However this isn't always the case, even for new motherboards or laptops, and it's possible that you will have to create a bootable CD or USB drive and copy the files to that.

It’s important to get the full name as there are ususally subtly different versions.

Plus, you should note down the revision number – for example REV 1.03G as it may require a different BIOS file to previous revisions.

Sometimes you will need to update the BIOS in order for the motherboard to properly support a new processor or other hardware, or to fix bugs and improve stability or performance.

In most cases, nothing will go wrong at all, but it's important to know that there's an associated risk and not to treat the process too lightly.

If you have a laptop, you need only to find the make and exact model of the machine itself.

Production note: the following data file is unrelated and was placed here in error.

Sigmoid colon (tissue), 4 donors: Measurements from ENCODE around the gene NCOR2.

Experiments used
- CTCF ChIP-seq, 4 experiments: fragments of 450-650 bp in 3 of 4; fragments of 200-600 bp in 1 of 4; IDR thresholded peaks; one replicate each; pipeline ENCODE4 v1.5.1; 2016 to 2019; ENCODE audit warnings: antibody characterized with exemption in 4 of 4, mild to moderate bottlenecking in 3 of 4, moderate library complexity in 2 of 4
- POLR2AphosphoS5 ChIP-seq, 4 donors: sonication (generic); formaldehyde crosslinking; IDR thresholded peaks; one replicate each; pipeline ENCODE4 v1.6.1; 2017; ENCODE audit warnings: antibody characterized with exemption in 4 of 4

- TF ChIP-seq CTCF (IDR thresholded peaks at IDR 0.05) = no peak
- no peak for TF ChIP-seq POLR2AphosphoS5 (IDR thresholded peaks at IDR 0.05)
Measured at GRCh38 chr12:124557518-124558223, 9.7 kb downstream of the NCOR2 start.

Identifying your BIOS version is easy: hold down the Windows key R to bring up the Run command prompt and type in msinfo32.

Typically you won't need to as a PC or laptop will be set up to look for a removable disc or drive before trying to boot from the hard drive.

Alternatively, look for a 'Press F10 for boot options' or similar as your computer is starting to bring up a list of drives.

You should be able to search for the model and see a list of available downloads, which might include manuals, drivers and BIOS files.

If a BIOS update is indeed among them, it‘s time to check the numbers: Did you type in the name of your mainboard correctly? And if so, does it state that your specific problem will be addressed in the documentation?

If you determine to flash BIOS, you are taking a personal risk of BIOS flash failure.